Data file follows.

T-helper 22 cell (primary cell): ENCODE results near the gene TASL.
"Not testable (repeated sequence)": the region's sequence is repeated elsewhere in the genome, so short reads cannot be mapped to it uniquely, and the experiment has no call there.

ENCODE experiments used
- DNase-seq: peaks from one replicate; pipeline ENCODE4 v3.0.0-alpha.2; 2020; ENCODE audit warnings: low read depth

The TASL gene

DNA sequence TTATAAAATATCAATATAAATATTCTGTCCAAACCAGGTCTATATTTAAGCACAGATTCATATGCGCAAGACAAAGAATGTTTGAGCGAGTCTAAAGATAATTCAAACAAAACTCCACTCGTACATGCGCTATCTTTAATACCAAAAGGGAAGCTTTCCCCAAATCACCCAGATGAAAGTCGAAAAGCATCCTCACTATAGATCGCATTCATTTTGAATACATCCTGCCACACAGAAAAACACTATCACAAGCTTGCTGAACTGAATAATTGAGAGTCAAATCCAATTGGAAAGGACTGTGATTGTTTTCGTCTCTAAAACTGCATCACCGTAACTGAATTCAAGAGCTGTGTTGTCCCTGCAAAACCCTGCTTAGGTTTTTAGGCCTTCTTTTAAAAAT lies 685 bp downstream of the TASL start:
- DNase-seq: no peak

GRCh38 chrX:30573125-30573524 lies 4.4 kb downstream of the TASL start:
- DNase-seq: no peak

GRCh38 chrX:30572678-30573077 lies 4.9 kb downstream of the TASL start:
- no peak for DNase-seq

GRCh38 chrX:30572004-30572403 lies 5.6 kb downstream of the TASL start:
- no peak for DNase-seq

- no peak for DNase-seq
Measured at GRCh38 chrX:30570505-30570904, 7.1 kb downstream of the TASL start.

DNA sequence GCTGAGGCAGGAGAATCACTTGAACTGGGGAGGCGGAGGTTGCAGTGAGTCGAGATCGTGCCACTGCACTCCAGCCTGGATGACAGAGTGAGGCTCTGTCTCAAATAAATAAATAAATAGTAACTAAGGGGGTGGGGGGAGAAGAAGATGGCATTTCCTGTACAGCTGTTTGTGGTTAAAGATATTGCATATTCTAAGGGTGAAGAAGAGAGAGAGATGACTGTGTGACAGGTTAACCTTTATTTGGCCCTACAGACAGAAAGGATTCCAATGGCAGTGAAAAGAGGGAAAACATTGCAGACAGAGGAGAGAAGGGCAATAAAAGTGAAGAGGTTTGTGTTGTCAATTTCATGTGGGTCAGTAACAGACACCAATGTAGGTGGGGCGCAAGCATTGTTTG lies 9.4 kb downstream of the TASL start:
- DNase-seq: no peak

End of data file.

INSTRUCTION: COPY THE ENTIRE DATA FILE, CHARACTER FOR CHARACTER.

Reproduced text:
T-helper 22 cell (primary cell): ENCODE results near the gene TASL.
"Not testable (repeated sequence)": the region's sequence is repeated elsewhere in the genome, so short reads cannot be mapped to it uniquely, and the experiment has no call there.

ENCODE experiments used
- DNase-seq: peaks from one replicate; pipeline ENCODE4 v3.0.0-alpha.2; 2020; ENCODE audit warnings: low read depth

The TASL gene

DNA sequence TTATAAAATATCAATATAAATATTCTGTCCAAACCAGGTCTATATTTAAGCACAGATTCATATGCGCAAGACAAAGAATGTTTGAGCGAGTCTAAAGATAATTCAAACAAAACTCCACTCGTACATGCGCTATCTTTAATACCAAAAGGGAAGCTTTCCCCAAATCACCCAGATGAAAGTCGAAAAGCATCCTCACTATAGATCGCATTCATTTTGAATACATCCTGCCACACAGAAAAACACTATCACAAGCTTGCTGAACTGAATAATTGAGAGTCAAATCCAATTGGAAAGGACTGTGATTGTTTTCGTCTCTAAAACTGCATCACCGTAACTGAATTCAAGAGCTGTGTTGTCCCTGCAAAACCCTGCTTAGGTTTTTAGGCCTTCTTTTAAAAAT lies 685 bp downstream of the TASL start:
- DNase-seq: no peak

GRCh38 chrX:30573125-30573524 lies 4.4 kb downstream of the TASL start:
- DNase-seq: no peak

GRCh38 chrX:30572678-30573077 lies 4.9 kb downstream of the TASL start:
- no peak for DNase-seq

GRCh38 chrX:30572004-30572403 lies 5.6 kb downstream of the TASL start:
- no peak for DNase-seq

- no peak for DNase-seq
Measured at GRCh38 chrX:30570505-30570904, 7.1 kb downstream of the TASL start.

DNA sequence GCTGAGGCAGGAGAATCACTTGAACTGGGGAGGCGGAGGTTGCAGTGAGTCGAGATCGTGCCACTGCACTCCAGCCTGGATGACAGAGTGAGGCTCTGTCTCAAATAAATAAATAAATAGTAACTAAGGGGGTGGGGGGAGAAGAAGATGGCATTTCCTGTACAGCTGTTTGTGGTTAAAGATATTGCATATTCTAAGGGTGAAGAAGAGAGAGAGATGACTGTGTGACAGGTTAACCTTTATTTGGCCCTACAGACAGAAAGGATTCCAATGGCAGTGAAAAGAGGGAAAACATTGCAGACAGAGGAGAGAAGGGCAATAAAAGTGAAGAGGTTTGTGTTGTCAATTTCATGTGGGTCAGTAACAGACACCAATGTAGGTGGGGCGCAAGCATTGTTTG lies 9.4 kb downstream of the TASL start:
- DNase-seq: no peak